Knowledge applied to practical experience
According to the CEO of Start, Junior Borneli, this concept of experiential learning comes from a global cultural change. “Once we were assistants to things, today we are protagonists. So knowledge, when it takes the road of experimentation and gets its hands dirty, is much more effective”, he explains.
Startse, an international business school that also invests in experiential education, expects to grow 120% this year compared to 2021. The company trains leaders, executives and companies and frequently conducts international immersions in places where innovation shines , such as Silicon Valley, Miami, Israel, Estonia and Portugal.
“It’s really nice to know what Ford did 100 years ago and be inspired by the industrial model. But what Tesla is doing today, and how its business model has changed the market, represents the future,” Borneli points out. “When you see an autonomous car go by on the street in Silicon Valley, you’re in shock. This touch of reality causes a much more powerful transformation in people. It stops being something they’ve only heard about.”
Recently, the company organized the Portugal Experience. Over five days, 50 executives from established companies had the opportunity to participate in the Web Summit Lisbon 2022, global event on technology and entrepreneurship, and learn about 10 different cases from the Portuguese and global ecosystem. The cost of the program was BRL 21,000 per practitioner.
“When people understand the educational process as something broader than just attending a class, they start craving this kind of education with entertainment, because it’s a time where they relax and have fun too. This interaction is crucial for the commitment to the learning process” underlines Borneli.
Senior committed leadership
Startse has already promoted immersive experiences for executives of different companies, such as Bayer, Itaú, Volvo, Bradesco, Totvs, Zup, Nestlé and Disney🇧🇷 According to the CEO, organizations must be knowledge providers, with a growth strategy. “We are in a global scenario of uncertainties. It is important to encourage experimentation and the transformation of a company only works if leaders are aligned with this concept”.
The big challenge, however, when it comes to creating a culture of learning in organizations, according to Glaucia Ghirardini, leadership development specialist at Soup, is the commitment of people. “There is no longer the idea of forcing people to participate in training,” underlines the executive of the technology company, which has 3,000 employees in 10 countries.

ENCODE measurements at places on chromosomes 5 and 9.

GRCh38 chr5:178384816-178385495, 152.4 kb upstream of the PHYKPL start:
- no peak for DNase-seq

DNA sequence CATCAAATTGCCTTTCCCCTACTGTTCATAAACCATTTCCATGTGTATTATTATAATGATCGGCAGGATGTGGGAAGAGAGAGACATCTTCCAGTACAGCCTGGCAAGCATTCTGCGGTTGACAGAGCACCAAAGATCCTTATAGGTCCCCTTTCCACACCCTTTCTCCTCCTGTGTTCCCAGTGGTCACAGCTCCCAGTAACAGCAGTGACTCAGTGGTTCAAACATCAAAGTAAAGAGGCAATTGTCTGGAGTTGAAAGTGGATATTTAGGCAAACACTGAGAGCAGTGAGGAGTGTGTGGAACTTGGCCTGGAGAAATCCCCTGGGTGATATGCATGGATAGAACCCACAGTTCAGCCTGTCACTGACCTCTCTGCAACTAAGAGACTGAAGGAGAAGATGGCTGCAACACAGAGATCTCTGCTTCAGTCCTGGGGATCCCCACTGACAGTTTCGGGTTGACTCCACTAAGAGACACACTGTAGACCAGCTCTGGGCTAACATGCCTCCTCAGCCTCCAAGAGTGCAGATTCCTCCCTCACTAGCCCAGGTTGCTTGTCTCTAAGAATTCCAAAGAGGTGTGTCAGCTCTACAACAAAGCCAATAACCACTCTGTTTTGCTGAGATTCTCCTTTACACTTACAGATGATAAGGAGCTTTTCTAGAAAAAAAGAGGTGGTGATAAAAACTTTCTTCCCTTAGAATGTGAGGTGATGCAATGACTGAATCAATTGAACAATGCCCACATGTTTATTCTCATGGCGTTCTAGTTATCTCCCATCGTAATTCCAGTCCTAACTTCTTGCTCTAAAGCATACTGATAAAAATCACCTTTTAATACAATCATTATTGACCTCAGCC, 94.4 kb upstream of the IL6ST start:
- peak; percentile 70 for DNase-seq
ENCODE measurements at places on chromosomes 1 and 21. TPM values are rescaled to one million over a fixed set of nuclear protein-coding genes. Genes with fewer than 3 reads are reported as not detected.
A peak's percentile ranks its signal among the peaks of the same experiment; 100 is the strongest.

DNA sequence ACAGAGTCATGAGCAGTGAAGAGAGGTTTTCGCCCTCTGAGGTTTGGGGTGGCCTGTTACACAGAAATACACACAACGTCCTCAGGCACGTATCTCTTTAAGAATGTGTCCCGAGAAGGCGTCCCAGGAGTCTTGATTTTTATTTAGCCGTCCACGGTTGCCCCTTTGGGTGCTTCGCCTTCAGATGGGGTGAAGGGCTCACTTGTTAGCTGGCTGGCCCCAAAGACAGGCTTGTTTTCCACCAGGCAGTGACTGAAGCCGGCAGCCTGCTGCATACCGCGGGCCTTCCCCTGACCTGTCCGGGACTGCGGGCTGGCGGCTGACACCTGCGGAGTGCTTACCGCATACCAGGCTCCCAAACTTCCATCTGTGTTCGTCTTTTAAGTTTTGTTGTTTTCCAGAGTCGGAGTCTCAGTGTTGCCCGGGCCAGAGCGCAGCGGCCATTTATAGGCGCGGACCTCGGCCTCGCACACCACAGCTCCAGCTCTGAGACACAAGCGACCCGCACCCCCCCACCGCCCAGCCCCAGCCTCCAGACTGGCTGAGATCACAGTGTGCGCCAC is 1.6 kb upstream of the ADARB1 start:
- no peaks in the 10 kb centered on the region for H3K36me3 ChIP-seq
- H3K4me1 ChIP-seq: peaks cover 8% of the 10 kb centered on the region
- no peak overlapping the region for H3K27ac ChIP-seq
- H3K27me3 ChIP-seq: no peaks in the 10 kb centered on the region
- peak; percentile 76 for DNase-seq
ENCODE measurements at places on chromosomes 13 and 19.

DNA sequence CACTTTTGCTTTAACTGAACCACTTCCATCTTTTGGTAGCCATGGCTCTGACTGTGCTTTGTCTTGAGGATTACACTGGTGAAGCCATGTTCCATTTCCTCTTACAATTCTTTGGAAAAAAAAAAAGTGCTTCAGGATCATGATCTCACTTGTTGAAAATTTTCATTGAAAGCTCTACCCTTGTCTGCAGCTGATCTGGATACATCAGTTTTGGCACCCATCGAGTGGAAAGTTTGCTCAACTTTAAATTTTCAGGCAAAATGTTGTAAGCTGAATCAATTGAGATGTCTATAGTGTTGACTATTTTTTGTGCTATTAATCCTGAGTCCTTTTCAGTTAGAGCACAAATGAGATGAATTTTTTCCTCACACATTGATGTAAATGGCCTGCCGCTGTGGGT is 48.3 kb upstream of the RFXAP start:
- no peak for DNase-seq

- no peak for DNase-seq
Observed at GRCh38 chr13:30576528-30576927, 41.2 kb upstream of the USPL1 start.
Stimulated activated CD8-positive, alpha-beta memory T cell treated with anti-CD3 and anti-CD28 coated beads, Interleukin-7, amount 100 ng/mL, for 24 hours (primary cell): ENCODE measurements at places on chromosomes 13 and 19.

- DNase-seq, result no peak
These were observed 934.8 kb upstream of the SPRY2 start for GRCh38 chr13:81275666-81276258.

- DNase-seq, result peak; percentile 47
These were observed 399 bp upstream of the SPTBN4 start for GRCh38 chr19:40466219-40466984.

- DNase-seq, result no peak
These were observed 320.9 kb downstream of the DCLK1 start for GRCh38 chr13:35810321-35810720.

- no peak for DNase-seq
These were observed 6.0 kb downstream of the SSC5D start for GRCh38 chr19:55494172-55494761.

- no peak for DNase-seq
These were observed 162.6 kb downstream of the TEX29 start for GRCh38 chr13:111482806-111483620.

Zup recently spearheaded a top leadership development program, which included face-to-face and virtual workshops and immersion in 18 companies and organizations in Israel. “We took the opportunity to learn about the country’s culture and history. This was fundamental for us to understand the mindset we found in the startups we visited. This was one of the most relevant lessons learned,” says Ghirardini.
According to the specialist, in programs with immersive experiences, involvement occurs naturally. “There is room for learning in an executive’s busy schedule because people are curious and interested in what’s new. This can be done in many ways, not just in a formal course,” he says. “It was so transformative that executives themselves started sharing what they saw internally. That’s the culture of learning.”
In this trend of immersive learning experiences whose proposal is to involve and increase the absorption of contents, Einstein Teaching has incorporated for the first time in the curriculum of the Post-MBA in Health Management the methodology of active discussion in group aquarium, developed by Problem Based Educational Laboratory (PBL Lab), by Stanford University🇧🇷
The experience was inspired by medical schools where, as surgeons operate, students watch procedures behind glass walls, learning from the observations of their mentors. The idea is to promote dialogue and the exchange of experiences among the participants. However, the format allows everyone to have the same opportunity to express opinions and express their points of view.
Those who are familiar with or know more about a topic stand in the center of a circle (aquarium, in the Portuguese translation) to discuss the central points raised by the teacher, while remaining surrounded by a group of observers.
The first experience with the methodology took place in October and saw the participation of consultants specialized in hospital management. They were invited to discuss real issues raised by an executive who is a Post-MBA student.
According to João Paulo Bittencourt, coordinator of the graduate program in administration at Einstein and researcher in the field of health management, the experience involves different perspectives, challenges, skills and helps to develop interdisciplinary and collaborative teamwork skills.
“By generating discussion, the process goes beyond the sharing of experiences and creates an environment full of ideas and sharing by colleagues themselves, often close in their realities, facilitating the transfer of knowledge.”